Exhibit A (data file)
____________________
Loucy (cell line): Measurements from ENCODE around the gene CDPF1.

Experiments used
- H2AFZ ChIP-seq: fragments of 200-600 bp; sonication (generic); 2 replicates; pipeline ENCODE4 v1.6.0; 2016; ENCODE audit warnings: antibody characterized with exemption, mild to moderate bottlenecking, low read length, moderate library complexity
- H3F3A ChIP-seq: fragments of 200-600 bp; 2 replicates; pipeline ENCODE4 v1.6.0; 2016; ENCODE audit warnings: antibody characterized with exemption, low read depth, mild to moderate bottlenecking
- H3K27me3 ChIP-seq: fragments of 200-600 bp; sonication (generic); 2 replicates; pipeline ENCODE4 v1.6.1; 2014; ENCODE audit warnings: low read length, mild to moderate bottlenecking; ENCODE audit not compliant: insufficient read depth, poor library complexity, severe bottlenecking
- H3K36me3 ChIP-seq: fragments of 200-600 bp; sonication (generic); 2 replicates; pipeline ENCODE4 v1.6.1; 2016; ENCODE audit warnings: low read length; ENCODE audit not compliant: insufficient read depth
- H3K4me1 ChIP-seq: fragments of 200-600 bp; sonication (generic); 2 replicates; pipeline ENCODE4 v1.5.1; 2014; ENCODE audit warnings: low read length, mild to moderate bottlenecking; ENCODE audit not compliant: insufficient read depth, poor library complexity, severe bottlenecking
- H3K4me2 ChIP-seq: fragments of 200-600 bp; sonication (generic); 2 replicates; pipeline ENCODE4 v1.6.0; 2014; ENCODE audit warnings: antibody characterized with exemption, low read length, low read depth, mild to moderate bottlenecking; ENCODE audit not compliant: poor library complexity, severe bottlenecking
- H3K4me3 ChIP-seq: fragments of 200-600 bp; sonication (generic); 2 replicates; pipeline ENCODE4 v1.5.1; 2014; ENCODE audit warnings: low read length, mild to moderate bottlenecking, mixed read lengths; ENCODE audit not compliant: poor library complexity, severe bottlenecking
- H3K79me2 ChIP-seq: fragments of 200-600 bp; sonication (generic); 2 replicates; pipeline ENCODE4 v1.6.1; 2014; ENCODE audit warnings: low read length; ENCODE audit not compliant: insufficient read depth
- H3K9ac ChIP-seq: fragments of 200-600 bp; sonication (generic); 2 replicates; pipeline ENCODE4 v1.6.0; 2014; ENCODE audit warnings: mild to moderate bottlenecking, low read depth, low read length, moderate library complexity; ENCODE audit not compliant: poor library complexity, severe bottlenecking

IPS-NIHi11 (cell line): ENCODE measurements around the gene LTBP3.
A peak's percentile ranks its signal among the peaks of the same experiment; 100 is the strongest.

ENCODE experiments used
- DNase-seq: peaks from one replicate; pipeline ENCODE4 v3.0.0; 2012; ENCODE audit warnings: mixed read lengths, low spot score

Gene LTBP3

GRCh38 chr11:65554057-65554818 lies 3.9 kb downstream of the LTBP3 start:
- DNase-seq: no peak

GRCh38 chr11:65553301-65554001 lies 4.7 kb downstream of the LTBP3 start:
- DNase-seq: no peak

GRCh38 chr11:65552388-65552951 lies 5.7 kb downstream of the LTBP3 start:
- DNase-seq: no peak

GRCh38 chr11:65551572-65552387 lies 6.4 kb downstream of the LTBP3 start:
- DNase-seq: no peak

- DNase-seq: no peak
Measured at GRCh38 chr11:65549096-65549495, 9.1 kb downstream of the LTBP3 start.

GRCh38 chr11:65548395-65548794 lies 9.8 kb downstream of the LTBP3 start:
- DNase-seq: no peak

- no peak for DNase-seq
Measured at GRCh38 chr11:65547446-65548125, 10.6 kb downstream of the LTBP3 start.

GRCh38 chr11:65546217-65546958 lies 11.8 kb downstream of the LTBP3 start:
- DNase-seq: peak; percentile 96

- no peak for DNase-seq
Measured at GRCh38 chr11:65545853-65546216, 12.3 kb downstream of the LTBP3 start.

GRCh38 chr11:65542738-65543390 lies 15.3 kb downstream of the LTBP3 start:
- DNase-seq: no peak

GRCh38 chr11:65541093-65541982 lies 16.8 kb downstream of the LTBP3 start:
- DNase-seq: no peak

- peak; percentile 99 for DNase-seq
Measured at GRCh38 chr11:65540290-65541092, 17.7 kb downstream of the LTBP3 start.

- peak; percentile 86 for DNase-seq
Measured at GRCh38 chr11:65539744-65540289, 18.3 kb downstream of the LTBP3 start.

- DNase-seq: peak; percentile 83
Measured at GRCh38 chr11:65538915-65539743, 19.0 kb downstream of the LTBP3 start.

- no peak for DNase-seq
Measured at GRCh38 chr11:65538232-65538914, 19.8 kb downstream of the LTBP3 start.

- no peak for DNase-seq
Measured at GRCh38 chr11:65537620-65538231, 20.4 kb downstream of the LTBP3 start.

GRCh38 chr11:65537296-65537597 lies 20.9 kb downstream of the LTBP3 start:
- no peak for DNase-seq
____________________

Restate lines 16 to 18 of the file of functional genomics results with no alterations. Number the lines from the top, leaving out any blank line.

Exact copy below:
Gene LTBP3

GRCh38 chr11:65554057-65554818 lies 3.9 kb downstream of the LTBP3 start:
- DNase-seq: no peak